The Downpour Demons this year frustrated me twice. In mid-July I planted a row of Simpsons Curled and Red Sails lettuce seeds for fall harvest. Several days later a series of downpours either drowned the seeds or floated them from our terraced, hillside gardens toward the general direction of the Patuxent River and Montgomery and Prince George’s counties. I planted a second short row a few days later, and within 48 hours the Downpour Demons struck again.
However, the Downpour Demons didn’t win the fall lettuce battle. On July 31 I abandoned hope in starting lettuce in the garden and planted seeds in sterile starting soil in cups, kept them well watered but not floating, and protected them from downpours by rushing them onto our front porch whenever I saw a particularly ugly gray cloud approaching.
Finally—on Thursday—eighteen days after I planted the seeds in the cups, I set the six transplants out in a sunny spot in the corner of a garden near our row of Brandywine Red tomatoes. I watered them deeply, tucked some of the straw mulch around them, and will keep an eye on them and my favorite bottle of balsamic as I fantasize about the great salads they will make.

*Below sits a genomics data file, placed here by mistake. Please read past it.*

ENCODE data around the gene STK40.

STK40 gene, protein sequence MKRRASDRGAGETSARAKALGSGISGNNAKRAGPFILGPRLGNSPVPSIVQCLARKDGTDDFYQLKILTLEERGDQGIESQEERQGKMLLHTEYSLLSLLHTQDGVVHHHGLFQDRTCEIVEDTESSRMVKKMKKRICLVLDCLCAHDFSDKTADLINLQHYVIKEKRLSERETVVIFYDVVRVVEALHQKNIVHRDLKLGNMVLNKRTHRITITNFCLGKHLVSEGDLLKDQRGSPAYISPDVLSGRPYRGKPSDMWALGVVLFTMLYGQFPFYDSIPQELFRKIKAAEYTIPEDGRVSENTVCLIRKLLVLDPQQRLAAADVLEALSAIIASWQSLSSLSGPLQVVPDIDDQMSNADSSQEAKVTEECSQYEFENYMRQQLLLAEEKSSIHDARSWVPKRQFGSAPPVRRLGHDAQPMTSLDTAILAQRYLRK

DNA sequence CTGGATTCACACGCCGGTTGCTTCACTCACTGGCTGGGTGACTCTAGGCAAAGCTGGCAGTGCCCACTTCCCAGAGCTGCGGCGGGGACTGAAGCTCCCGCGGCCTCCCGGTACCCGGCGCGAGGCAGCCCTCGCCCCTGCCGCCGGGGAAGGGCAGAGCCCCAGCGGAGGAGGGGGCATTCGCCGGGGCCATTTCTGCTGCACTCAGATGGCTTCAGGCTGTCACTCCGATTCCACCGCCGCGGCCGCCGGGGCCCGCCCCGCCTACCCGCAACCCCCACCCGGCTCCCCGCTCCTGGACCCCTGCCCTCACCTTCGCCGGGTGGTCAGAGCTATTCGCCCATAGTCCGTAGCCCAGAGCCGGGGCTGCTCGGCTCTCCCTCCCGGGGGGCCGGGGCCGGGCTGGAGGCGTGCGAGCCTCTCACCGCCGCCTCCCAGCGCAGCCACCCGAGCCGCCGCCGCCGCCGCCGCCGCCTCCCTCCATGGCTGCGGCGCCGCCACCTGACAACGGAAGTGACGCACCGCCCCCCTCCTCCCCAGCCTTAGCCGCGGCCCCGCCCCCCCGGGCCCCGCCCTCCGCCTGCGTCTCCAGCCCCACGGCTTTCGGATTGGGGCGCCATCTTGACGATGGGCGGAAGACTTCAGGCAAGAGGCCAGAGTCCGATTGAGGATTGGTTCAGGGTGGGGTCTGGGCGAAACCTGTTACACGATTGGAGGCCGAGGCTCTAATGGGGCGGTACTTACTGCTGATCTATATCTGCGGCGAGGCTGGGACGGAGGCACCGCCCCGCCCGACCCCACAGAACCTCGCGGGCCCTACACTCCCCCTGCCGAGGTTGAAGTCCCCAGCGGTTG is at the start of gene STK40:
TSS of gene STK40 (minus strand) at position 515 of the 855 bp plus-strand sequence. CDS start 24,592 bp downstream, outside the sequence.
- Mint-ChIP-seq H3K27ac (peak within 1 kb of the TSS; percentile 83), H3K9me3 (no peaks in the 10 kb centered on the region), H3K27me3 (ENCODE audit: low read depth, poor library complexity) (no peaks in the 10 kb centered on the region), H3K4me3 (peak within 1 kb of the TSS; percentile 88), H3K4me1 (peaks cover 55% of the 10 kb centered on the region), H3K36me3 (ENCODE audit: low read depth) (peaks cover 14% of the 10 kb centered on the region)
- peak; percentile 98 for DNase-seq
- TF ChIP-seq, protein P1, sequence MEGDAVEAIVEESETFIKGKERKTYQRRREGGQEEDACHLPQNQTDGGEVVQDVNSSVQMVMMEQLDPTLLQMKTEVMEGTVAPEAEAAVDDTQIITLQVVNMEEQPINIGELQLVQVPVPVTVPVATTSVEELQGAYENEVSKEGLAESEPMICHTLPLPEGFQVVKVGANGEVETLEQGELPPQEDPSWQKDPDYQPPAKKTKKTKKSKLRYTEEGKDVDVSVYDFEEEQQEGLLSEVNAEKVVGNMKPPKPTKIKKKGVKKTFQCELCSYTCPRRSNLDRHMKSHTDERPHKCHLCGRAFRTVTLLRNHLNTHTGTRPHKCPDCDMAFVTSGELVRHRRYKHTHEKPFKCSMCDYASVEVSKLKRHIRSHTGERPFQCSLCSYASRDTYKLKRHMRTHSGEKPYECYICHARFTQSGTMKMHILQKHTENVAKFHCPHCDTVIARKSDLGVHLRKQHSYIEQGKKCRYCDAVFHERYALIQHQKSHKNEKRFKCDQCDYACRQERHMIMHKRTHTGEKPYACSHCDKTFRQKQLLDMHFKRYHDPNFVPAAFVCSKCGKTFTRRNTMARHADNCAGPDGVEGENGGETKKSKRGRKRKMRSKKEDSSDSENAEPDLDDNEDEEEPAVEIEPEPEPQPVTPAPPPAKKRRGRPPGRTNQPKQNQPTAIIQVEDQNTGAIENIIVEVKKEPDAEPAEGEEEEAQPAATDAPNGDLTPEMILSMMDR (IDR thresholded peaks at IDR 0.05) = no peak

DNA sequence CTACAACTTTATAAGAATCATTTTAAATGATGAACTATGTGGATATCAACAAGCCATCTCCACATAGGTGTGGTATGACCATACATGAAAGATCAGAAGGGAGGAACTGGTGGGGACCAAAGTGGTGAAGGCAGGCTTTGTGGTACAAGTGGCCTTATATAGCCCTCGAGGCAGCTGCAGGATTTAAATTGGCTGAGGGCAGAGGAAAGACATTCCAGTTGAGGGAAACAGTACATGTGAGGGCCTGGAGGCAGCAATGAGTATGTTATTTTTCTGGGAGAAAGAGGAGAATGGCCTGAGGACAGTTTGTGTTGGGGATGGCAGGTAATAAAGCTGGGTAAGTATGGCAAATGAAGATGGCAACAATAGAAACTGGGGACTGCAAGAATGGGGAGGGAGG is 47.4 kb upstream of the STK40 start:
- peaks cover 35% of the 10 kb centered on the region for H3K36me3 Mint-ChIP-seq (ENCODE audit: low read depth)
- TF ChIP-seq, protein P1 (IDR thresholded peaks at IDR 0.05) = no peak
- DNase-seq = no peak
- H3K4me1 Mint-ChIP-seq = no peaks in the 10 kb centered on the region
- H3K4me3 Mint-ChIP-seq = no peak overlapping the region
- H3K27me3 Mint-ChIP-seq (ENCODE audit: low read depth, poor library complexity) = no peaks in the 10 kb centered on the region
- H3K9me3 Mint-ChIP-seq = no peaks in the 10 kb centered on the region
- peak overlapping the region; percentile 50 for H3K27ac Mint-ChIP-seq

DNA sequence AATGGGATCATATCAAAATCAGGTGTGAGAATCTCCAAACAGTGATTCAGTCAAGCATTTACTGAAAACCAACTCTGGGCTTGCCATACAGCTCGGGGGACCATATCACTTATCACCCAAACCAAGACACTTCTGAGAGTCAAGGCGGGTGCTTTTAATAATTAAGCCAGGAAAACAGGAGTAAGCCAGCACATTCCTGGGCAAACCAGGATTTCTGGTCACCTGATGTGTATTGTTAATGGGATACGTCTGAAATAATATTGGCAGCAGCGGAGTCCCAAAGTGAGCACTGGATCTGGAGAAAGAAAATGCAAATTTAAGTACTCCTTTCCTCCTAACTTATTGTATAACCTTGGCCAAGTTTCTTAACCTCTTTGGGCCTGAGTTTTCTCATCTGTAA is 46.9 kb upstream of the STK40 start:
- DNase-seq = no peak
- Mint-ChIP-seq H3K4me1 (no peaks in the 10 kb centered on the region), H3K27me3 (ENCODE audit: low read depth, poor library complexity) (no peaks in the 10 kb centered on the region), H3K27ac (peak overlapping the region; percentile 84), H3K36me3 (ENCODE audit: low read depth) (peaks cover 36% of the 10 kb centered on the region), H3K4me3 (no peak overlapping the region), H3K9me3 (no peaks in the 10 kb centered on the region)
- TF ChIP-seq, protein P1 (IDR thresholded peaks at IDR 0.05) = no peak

Have the Downpour Demons taught me anything? Yes, I think it’s much more efficient to start fall lettuce seeds in cups for later transplanting. I think next year I’ll start the process with cups, hopefully frustrating the Downpour Demons and saving me time, work, and disappointment.
And maybe I should start a few more cups of lettuce plants to extend our salad harvest well into October.
Grow It. Eat It.